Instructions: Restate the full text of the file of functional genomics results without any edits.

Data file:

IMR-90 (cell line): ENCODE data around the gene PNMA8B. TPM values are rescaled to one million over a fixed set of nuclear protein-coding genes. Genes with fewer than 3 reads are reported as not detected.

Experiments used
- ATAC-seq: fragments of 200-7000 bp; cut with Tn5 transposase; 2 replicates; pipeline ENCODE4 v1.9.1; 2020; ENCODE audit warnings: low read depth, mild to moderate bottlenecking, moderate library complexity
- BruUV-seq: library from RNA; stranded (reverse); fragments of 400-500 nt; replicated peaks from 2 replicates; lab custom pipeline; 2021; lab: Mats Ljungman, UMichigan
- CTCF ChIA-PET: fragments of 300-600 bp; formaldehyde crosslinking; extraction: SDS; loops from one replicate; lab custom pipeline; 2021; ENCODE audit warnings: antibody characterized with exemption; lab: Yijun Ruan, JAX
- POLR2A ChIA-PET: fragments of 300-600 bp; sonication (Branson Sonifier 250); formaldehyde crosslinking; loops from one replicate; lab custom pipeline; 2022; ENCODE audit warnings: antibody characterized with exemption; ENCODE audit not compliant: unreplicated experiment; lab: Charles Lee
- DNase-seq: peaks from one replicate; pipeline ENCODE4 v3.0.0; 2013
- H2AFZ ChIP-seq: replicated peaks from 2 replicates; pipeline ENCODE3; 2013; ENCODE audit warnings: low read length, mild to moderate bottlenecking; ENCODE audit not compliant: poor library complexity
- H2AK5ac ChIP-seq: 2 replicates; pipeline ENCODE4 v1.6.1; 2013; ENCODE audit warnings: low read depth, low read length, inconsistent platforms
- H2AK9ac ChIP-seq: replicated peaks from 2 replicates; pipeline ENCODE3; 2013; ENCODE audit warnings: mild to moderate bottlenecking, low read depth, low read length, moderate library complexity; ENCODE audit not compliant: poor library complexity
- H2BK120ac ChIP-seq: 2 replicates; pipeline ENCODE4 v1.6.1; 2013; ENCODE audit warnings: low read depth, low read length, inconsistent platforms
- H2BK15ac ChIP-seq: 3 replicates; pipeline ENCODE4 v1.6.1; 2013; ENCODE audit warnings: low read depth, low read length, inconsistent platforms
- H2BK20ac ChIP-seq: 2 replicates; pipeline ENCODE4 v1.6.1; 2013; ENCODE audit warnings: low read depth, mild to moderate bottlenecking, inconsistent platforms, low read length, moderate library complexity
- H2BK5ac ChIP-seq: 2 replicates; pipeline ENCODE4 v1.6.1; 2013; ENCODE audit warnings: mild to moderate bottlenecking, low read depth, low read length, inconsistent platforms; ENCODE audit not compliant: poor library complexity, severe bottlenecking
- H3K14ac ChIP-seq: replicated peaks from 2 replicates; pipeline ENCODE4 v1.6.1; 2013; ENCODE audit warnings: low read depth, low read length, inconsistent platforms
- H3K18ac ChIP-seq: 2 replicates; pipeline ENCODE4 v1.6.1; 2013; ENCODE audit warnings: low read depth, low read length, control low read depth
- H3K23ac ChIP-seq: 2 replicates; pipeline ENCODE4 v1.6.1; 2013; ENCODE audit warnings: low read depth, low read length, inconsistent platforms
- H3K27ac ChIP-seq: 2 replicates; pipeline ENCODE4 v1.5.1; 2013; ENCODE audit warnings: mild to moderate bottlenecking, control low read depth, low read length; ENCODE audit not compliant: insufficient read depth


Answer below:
IMR-90 (cell line): ENCODE data around the gene PNMA8B. TPM values are rescaled to one million over a fixed set of nuclear protein-coding genes. Genes with fewer than 3 reads are reported as not detected.

Experiments used
- ATAC-seq: fragments of 200-7000 bp; cut with Tn5 transposase; 2 replicates; pipeline ENCODE4 v1.9.1; 2020; ENCODE audit warnings: low read depth, mild to moderate bottlenecking, moderate library complexity
- BruUV-seq: library from RNA; stranded (reverse); fragments of 400-500 nt; replicated peaks from 2 replicates; lab custom pipeline; 2021; lab: Mats Ljungman, UMichigan
- CTCF ChIA-PET: fragments of 300-600 bp; formaldehyde crosslinking; extraction: SDS; loops from one replicate; lab custom pipeline; 2021; ENCODE audit warnings: antibody characterized with exemption; lab: Yijun Ruan, JAX
- POLR2A ChIA-PET: fragments of 300-600 bp; sonication (Branson Sonifier 250); formaldehyde crosslinking; loops from one replicate; lab custom pipeline; 2022; ENCODE audit warnings: antibody characterized with exemption; ENCODE audit not compliant: unreplicated experiment; lab: Charles Lee
- DNase-seq: peaks from one replicate; pipeline ENCODE4 v3.0.0; 2013
- H2AFZ ChIP-seq: replicated peaks from 2 replicates; pipeline ENCODE3; 2013; ENCODE audit warnings: low read length, mild to moderate bottlenecking; ENCODE audit not compliant: poor library complexity
- H2AK5ac ChIP-seq: 2 replicates; pipeline ENCODE4 v1.6.1; 2013; ENCODE audit warnings: low read depth, low read length, inconsistent platforms
- H2AK9ac ChIP-seq: replicated peaks from 2 replicates; pipeline ENCODE3; 2013; ENCODE audit warnings: mild to moderate bottlenecking, low read depth, low read length, moderate library complexity; ENCODE audit not compliant: poor library complexity
- H2BK120ac ChIP-seq: 2 replicates; pipeline ENCODE4 v1.6.1; 2013; ENCODE audit warnings: low read depth, low read length, inconsistent platforms
- H2BK15ac ChIP-seq: 3 replicates; pipeline ENCODE4 v1.6.1; 2013; ENCODE audit warnings: low read depth, low read length, inconsistent platforms
- H2BK20ac ChIP-seq: 2 replicates; pipeline ENCODE4 v1.6.1; 2013; ENCODE audit warnings: low read depth, mild to moderate bottlenecking, inconsistent platforms, low read length, moderate library complexity
- H2BK5ac ChIP-seq: 2 replicates; pipeline ENCODE4 v1.6.1; 2013; ENCODE audit warnings: mild to moderate bottlenecking, low read depth, low read length, inconsistent platforms; ENCODE audit not compliant: poor library complexity, severe bottlenecking
- H3K14ac ChIP-seq: replicated peaks from 2 replicates; pipeline ENCODE4 v1.6.1; 2013; ENCODE audit warnings: low read depth, low read length, inconsistent platforms
- H3K18ac ChIP-seq: 2 replicates; pipeline ENCODE4 v1.6.1; 2013; ENCODE audit warnings: low read depth, low read length, control low read depth
- H3K23ac ChIP-seq: 2 replicates; pipeline ENCODE4 v1.6.1; 2013; ENCODE audit warnings: low read depth, low read length, inconsistent platforms
- H3K27ac ChIP-seq: 2 replicates; pipeline ENCODE4 v1.5.1; 2013; ENCODE audit warnings: mild to moderate bottlenecking, control low read depth, low read length; ENCODE audit not compliant: insufficient read depth